If you take a look at UK farmland for example, values continued to increase through the first half of 2015 and this is a continuation of a long-term trend that has seen steadily rising agricultural land prices over a sustained period of time.

If you take a look at the latest Savills Farmland Values Report you will soon see that although values have risen, it is just 0.2% for the first half of 2015, compared to 0.5% for the first quarter. Prices seem to be stabilising and the increase in prime arable value growth has stabilised and seemingly found a level, after growth hit record levels in recent years.

A new farming dynasty?

If the UK agricultural land market is seemingly offering little in the way of stellar growth if recent trends are a guide, are there other less established parts of the world where there could still be a decent upside in capital growth

Africa could potentially be the new farming frontier and some observers consider Sub-Saharan Africa to be something akin to the promised land for investors, but this is definitely an investment opportunity that can still only be considered as for the brave and deep-pocketed investors amongst us.

Using an established farmland market like the UK as a guide, you can expect to pay an average of $25,575 per hectare when you buy farmland in the UK, whereas you can acquire farming land in Zambia for just $1,800 per hectare at the present time.

The African continent holds the world’s largest proportion of agricultural land with an estimated 1.2 hectares and just shy of 95,000 established farms currently.

A smaller proportion of this total land is currently investable but there is little doubt that Sub-Saharan Africa does have the potential to gain a foothold in a new era of farming in this region of the world. A low-entry price and the continuing creation of new farmland to meet demand, is seeing large-scale farming operations becoming established.

This means that Africa could offer brave investors yield and capital growth that were last seen back in the 1970’s in established farmland markets like the UK and the U.S. Considering that the global population will reach eight billion by just 2020 and nine billion by 2050 (according to UN predictions) it is quite clear that the demand for farm-quality land in areas close to emerging economies, will surely increase over time.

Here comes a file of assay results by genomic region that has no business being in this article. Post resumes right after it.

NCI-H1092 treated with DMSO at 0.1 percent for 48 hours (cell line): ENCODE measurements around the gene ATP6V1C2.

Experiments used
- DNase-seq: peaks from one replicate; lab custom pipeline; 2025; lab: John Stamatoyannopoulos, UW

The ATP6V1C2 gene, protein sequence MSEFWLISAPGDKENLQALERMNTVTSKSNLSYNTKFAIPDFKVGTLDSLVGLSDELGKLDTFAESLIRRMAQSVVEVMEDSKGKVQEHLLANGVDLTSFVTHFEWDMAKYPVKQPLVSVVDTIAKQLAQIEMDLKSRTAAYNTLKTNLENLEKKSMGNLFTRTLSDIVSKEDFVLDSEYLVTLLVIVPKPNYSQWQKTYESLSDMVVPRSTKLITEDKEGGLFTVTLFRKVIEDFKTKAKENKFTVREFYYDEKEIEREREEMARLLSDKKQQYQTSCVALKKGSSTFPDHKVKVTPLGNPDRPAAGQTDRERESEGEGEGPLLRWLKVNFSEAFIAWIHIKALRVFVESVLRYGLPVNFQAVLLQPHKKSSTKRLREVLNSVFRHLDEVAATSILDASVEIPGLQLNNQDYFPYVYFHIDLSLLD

Stellar returns

There are already a number of private equity funds which have invested money in farmland in areas such as Kenya, Tanzania and Zambia and speculators have been rewarded with an income yield of 15% to 20% over a five-to-seven year investment period.

These figures certainly compare very favorably when you look at long-established agricultural land markets around the globe but the caveat is of course that mature markets generally have more stability in prices than area like Zambia, which are being viewed as the new farming frontier by some brave investors.

To be successful in agricultural land and farm investment in this region, you definitely have to exercise care and due diligence, as factors such as disputed land ownership and drought are issues that can arise.

If you want a qualified answer to the original question as to whether land can be considered a good investment for 2016, the response would be that slow and steady or even flat growth can be expected in the mature land markets around the world, whereas Africa might just be where the growth will come from, although extreme investment caution is certainly advised.

Elizabeth Goldman is the editor of She has written for, and many others.